George and the Dragon
George was a gardener by profession, but he had always longed to hunt dragons, and he kept a sword for the purpose in the cupboard under the stairs.
One day, the Town Crier came through the village with a startling announcement. "Oyez, oyez, oyez! All take 'eed and notice that a dragon is at large. His wuship the Mayor will welcome volunteers to exterminate this pestilential monster. One hundred pounds reward. Long live the King!"
George's heart swelled with pride as he strapped on his sword and stepped out into the street. The neighbors gathered excitedly around him, for he was the only man in the whole village who had had the courage to respond to the summons. The Mayor came out in person and patted him on the shoulder.
"You are a brave fellah !" he said.
"I'm not afraid of anything," said George. "In fact, I have been longing for an opportunity to slay a dragon. Let me get hold of this one, and you will see."
"Hurrah!" shouted the crowd, and everybody tried to shake George by the hand. They accompanied him in a mob to the end of the village, where he left them still cheering, and set off alone on his adventures.
To begin with, he must find the dragon.
Last night it had killed two sheep in Farmer Giles's meadow, and had burnt up a large field of corn. During the previous night it had visited another farm on the opposite side of the village; and, on the day before that, it had actually been seen trotting along the High Street. If only George could discover its lair - where it slept! Then he would be able to kill it easily.
He went first to see Farmer Giles.
"All my men are frightened out of their wits and won't work," said the old man. "Aren't you afraid?"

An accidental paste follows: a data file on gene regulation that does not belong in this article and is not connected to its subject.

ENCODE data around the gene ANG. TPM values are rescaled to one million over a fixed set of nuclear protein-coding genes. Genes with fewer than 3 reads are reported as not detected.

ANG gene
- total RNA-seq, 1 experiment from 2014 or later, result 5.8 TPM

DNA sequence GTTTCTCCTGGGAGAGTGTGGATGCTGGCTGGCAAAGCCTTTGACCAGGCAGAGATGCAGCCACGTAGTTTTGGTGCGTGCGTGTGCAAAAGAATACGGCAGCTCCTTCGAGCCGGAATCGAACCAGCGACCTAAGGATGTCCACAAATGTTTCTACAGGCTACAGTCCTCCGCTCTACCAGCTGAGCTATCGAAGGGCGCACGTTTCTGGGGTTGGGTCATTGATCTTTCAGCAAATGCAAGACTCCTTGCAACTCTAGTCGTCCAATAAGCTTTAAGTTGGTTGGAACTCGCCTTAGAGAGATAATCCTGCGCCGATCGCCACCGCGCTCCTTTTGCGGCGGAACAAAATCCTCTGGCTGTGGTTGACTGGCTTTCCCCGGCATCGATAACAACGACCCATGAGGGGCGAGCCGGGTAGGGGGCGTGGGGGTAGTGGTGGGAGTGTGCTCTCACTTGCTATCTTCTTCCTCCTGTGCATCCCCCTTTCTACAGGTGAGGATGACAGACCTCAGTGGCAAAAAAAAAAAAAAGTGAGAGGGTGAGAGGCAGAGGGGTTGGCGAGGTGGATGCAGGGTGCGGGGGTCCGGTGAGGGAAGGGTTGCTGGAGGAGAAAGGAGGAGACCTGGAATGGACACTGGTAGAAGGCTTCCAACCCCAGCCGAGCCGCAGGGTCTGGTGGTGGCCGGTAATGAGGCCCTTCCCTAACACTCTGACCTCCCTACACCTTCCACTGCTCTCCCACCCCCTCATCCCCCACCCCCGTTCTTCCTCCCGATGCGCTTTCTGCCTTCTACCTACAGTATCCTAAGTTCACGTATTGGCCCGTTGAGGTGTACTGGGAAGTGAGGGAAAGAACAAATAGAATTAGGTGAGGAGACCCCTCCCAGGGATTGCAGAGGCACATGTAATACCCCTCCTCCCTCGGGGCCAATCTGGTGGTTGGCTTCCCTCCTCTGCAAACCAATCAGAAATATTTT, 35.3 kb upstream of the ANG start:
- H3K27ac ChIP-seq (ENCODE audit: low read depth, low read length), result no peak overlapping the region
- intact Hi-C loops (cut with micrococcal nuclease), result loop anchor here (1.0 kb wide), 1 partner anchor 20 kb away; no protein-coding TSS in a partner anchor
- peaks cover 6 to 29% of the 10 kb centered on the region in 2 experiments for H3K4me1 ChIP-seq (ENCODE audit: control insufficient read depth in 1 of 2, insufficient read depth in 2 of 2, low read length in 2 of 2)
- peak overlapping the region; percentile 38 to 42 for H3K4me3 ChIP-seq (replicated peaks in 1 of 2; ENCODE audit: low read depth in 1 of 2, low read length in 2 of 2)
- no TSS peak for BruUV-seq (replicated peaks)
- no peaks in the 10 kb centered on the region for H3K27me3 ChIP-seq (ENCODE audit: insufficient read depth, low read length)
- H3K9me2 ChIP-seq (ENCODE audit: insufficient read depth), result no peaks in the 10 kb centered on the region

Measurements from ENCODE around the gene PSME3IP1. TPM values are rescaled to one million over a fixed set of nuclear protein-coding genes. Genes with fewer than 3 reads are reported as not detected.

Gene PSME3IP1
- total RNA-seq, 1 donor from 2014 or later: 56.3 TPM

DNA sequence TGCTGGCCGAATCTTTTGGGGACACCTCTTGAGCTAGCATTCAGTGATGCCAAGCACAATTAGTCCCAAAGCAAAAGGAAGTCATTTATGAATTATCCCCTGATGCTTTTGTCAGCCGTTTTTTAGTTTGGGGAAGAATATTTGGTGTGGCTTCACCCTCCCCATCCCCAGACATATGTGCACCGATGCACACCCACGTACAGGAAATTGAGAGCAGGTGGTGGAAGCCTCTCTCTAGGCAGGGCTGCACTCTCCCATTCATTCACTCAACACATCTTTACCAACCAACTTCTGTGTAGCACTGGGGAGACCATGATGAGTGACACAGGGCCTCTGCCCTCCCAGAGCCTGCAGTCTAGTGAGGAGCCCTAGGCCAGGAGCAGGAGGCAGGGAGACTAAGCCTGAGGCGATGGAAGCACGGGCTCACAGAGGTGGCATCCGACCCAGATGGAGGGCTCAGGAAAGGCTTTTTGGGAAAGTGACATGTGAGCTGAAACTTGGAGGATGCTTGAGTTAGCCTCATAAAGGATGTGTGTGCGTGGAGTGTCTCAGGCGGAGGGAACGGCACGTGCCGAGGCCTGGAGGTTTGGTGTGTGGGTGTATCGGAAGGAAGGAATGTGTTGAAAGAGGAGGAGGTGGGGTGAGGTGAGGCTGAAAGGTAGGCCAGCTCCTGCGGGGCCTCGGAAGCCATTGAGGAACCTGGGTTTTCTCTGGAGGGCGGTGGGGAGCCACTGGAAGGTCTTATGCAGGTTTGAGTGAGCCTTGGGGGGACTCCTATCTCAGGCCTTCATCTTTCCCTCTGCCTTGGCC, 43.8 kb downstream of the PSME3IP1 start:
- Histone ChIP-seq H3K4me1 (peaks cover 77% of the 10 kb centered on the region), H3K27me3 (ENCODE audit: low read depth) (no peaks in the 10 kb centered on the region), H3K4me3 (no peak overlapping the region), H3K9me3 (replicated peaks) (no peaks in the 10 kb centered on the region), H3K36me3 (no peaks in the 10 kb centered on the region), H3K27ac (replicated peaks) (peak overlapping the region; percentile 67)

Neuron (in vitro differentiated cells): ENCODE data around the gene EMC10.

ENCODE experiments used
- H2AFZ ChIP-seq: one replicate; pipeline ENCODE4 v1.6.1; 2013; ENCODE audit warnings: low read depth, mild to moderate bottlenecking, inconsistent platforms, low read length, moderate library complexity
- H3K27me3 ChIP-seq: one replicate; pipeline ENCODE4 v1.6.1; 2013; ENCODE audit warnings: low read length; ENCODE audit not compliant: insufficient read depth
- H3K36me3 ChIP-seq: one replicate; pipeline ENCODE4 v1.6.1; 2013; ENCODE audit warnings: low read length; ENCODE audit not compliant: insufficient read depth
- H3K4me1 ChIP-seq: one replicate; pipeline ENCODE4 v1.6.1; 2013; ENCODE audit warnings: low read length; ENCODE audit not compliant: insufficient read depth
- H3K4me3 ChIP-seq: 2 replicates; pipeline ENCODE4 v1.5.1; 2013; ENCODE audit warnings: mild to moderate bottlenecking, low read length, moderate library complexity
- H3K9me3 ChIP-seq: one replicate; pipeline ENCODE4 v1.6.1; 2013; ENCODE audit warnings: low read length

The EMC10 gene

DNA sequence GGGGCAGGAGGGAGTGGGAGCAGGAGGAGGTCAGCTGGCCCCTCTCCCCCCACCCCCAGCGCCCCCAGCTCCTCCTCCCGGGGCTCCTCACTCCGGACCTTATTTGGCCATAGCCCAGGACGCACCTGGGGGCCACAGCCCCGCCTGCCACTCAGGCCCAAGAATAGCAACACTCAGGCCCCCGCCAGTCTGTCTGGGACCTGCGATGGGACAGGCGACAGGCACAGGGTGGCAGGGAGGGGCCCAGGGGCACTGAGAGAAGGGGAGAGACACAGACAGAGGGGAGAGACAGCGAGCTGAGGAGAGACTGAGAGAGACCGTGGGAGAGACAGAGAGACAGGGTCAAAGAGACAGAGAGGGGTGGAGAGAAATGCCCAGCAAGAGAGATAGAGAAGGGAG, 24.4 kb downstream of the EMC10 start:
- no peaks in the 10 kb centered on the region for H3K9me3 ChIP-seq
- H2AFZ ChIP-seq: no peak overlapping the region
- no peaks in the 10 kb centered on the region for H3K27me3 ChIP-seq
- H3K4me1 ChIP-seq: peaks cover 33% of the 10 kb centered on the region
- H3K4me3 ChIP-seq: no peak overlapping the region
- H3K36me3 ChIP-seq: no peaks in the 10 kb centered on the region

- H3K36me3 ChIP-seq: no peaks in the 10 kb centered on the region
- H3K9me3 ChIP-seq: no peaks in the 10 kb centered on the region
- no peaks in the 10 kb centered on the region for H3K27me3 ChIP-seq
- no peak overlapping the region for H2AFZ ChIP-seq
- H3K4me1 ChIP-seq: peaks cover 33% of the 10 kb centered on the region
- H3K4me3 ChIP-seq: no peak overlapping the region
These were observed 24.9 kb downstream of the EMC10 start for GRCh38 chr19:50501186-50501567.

"Not I!" laughed George. "Slaying dragons comes easily to me. It is just part of the day's work."
They walked together to see the damage. "I think he must be sleeping in one of your barns or outhouses," said George. "I shall have to examine them." The farmer was terrified, but George went coolly from shed to shed, flashing his electric torch. A rat slunk into the shadows; a hen scuffled away clucking: but no horrendous monster did he find.
Next day George tried somewhere else; and so he went from farm to farm, but no clue could he discover as to the dragon's lair.
Every morning, fresh news was brought to him of the beast's outrageous exploits. Sheep had been carried off, fowls eaten, and even cows, while wider and wider areas of the countryside had been left charred and black. George began a systematic search, gaining entry to every house and barn in the district. The dragon was nowhere to be found.
One evening, baffled and disappointed, almost deciding to give up the search, George returned home for supper, and hung up his sword on the hat-rack. He was later than usual, and it was dark.
Suddenly, what was that? Were his ears deceiving him? He seemed to hear a rumbling noise in the cellar. Seizing his sword, he carefully unlocked the door of the steps leading down into the vaults. A strong smell of sulfur and scorching meat. His spine began to tingle, and his legs refused to move.
Come! This would never do! He had examined every other cellar in the neighborhood, was he afraid to go into his own? Shining his flash-light he stepped cautiously down below.
There, lying outstretched on a pile of brick-rubbish, with smoke trickling out of its nostrils, was the biggest dragon George had ever seen. All around were charred remnants of meat. At the back of the cellar were some dislodged bricks, leaving a hole through which the scaly beast must have come in and out. The walls were coated black with soot.
George timidly raised his sword to strike. The dragon snorted in its sleep, and two jets of flame spurted from its snout. George dropped his weapon and fled up the steps, right out into the street.
"The dragon!" he cried. "It's in my cellar!"
All the villagers came running from their houses, with sticks and pokers and lanterns. Down into the cellar they swarmed, and quickly dispatched the pestilential monster, dragging its body into the street as a present for the Mayor.
Poor George ! He had so longed to kill dragons in other people's houses, but had been unable to kill one in his own. Disgusted and ashamed, he threw his sword into the river, and went back to his ordinary occupation of digging up weeds.